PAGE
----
My Story: Dealing with Prenatal & Postpartum Depression
Updated: May 27
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Depression and anxiety have been something I have had to deal with for as long as I can remember. Usually there wasn’t even a reason for it…. It was just there. I spent the majority of my life trying to ignore it and avoid getting the help I needed.
I have 2 young kiddos and my pregnancy and postpartum periods with both of them were extremely different and I don’t think I was fully prepared for how intense your hormones can really be. So here’s my story:
My first pregnancy wasn’t planned but we were so excited. We knew we wanted to start a family it was just a little earlier than expected.
For the most part my pregnancy went great. Morning sickness hit hard in the beginning but after that it was smooth sailing. You always hear these stories about how husbands have to walk on eggshells when they have a pregnant wife…. That was not he case here. I was feeling pretty great. I had stopped taking my antidepressants because they were not recommended for pregnancy and breastfeeding. I didn’t feel the need to start taking something else. We were just happily waiting for out little man to arrive.
Things changed pretty fast when our son arrived.
I didn’t feel that instant connection I had always heard about.
We spent 4 days in the hospital just trying to get my son to latch onto my breast.
When we did finally get to go home I spent every second my son was awake trying to get him to nurse but nothing worked. He wanted a bottle.
I felt like a complete failure. I was embarrassed. I thought that in order to be a good mother my son needed to be fed at the breast. I cried… a lot.
I would spend 3 hours at a time just trying to get him to eat… but it always failed and I would end up pumping and giving him a bottle.
I was ashamed to be seen giving my son a bottle. My brain just kept telling me I wasn’t good enough.
For the first 3 months of my son’s life I isolated myself. I stopped seeing my friends and family. I never left my house because if my son needed to eat I knew it would take hours and hours and I would just end up failing.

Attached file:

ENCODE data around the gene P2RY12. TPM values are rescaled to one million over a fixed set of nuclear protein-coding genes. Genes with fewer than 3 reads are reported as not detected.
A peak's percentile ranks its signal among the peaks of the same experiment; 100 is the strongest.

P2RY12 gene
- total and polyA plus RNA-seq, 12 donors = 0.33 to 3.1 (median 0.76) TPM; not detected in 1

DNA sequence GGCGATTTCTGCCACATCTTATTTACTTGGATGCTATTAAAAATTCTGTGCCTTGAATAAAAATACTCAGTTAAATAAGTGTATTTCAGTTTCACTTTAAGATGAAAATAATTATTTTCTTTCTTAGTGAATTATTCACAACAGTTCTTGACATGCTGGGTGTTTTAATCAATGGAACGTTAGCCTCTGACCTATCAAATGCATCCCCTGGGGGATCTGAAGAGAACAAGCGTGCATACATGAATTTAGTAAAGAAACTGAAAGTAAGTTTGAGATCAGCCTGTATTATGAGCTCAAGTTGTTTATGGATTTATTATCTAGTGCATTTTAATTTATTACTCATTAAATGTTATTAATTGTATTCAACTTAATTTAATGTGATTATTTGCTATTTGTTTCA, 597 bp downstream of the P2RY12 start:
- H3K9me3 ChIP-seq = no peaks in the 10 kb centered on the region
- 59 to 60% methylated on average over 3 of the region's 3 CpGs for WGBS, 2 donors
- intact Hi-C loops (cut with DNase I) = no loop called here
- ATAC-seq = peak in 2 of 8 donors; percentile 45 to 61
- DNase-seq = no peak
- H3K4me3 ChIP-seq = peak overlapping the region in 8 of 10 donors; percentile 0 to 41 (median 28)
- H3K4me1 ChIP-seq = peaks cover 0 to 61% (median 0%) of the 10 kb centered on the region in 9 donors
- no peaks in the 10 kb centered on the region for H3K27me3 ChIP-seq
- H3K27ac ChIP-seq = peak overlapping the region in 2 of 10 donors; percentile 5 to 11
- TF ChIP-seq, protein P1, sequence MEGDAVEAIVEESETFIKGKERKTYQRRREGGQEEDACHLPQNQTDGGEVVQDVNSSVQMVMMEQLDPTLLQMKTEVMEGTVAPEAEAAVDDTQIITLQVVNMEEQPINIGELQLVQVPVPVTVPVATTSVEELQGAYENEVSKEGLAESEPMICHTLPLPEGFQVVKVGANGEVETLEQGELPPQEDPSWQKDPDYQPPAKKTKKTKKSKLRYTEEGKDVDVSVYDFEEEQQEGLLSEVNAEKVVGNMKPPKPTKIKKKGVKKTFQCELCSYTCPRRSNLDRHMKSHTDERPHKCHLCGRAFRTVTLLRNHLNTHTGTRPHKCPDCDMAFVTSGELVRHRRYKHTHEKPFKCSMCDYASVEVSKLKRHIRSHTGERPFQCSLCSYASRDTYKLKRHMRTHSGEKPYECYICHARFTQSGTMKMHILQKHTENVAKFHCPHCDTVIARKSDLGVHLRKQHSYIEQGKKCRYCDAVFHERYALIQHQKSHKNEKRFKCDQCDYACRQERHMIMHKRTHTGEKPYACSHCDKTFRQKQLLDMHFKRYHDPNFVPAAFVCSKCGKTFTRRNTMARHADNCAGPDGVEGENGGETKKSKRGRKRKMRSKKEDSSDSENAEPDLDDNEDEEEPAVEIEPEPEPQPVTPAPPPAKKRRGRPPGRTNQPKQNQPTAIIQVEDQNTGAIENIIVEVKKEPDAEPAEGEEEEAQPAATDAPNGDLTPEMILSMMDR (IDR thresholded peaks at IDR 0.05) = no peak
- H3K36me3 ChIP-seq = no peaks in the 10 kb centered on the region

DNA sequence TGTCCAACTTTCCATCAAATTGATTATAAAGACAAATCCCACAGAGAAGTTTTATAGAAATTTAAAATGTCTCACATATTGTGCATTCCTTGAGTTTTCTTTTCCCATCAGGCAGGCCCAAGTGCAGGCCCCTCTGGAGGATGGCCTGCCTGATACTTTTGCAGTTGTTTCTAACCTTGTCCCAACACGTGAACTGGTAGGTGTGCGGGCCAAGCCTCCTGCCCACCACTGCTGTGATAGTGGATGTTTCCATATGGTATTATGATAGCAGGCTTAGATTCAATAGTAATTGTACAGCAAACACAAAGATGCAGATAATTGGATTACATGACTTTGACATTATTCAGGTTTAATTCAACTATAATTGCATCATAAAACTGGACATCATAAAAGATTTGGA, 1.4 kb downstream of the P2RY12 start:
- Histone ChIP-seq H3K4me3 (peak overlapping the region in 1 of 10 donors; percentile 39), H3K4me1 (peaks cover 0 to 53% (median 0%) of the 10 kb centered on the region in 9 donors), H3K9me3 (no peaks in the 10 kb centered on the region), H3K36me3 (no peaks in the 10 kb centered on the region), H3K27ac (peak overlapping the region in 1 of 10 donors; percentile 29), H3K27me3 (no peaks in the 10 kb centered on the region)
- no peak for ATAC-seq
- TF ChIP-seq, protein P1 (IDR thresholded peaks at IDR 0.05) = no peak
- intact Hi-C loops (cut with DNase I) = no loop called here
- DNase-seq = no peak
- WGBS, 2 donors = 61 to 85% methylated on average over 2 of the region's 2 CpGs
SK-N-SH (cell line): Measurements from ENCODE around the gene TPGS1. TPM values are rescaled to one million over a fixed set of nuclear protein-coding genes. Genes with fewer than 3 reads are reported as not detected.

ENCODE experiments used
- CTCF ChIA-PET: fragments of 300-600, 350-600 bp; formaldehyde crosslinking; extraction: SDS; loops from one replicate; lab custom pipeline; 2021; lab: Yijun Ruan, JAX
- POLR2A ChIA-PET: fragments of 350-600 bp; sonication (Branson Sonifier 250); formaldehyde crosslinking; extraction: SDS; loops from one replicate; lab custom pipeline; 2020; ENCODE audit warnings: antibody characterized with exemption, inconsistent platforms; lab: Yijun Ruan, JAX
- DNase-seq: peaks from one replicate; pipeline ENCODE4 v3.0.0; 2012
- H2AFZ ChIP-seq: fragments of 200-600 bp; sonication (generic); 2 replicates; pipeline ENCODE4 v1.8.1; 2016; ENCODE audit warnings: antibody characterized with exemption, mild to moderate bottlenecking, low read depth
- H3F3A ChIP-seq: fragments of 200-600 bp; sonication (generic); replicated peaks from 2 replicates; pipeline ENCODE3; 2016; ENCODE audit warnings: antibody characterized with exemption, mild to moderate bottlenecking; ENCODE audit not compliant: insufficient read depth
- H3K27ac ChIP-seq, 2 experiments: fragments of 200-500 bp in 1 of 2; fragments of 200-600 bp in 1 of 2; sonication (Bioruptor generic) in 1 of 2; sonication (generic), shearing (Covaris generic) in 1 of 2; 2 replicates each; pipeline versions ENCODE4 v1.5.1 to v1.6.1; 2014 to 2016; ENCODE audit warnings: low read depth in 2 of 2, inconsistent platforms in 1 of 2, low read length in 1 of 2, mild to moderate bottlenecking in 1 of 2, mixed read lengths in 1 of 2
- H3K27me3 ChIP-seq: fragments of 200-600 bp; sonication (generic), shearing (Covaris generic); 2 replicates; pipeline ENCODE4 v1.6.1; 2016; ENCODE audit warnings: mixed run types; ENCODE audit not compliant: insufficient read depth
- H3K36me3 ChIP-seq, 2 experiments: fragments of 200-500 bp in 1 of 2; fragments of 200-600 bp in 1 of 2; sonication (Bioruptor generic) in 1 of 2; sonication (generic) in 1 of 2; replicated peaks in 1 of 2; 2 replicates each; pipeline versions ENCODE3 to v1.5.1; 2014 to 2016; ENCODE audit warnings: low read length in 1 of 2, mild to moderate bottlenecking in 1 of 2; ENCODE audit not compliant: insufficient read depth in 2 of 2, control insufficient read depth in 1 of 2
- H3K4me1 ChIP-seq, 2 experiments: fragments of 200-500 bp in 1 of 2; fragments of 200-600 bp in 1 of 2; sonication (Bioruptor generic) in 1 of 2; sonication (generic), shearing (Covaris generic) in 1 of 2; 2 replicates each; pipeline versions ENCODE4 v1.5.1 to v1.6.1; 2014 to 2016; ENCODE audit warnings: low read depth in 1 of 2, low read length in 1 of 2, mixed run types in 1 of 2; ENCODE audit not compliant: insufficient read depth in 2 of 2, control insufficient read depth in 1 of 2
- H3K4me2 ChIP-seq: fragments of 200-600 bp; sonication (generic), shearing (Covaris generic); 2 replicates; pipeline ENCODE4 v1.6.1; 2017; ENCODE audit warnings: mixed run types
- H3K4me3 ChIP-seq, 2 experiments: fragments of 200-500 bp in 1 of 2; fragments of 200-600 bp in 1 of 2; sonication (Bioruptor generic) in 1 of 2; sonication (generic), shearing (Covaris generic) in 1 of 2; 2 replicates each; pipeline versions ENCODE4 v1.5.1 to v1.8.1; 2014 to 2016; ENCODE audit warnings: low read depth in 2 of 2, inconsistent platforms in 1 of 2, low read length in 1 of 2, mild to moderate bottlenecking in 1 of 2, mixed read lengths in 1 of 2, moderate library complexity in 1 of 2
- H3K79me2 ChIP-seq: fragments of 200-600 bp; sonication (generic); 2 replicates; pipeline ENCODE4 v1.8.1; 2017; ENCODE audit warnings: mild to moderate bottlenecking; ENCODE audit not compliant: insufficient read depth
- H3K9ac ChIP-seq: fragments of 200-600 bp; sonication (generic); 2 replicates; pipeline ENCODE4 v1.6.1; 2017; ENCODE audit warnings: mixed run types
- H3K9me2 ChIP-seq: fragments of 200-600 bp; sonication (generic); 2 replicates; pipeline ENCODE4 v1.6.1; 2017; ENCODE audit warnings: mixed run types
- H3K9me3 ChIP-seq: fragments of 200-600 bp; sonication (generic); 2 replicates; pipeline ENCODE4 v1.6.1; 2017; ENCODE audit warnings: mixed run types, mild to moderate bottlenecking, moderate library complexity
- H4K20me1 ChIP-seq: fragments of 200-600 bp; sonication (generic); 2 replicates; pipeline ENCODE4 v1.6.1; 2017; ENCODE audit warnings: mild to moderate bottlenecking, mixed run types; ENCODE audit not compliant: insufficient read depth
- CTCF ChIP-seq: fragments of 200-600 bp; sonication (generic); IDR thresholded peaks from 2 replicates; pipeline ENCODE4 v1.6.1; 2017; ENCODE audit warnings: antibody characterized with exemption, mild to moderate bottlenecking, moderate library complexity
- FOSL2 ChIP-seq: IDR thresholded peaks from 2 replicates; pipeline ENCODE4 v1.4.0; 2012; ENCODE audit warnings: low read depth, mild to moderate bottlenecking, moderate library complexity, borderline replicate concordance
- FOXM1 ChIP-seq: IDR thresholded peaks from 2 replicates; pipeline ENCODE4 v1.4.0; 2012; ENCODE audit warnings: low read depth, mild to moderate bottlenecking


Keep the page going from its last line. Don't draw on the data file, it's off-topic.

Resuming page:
I fell fast into a deep depression. My social anxiety got worse…. And I just crumbled.
I didn’t talk to my husband or anyone about how horrible I felt… probably because I didn’t even realize it.
After 3 months of lactation consultants and sore nipples… I stopped torturing myself and switched to exclusively pumping.
I thought things were going to get easier but I was too far-gone.
I had forgotten who I was. I had lost the ability to socialize. I wasn’t fully there. I was trapped inside my own thoughts.
Exclusively pumping was taking away from time I could be spending with my son or on self-care. Whenever my son was asleep I was pumping. Whenever my colicky son wasn’t crying I was pumping…. But my supply still started to drop.
I was always attached to a machine and my relationship with my son wasn’t what I had always dreamed it would be.
FINALLY at 9 months I got the strength to stop. I switched to formula and I never went back.
I realized that my son needed a relationship with his mom and as long as he was happy and growing it didn’t matter if he was drinking breast milk or formula.
Our relationship grew. My son became a happy and healthy little man.
I thought everything was better. I didn’t go to the doctor. I didn’t get back on my prescription. I was still stuck in the darkness but I got too busy to fully realize.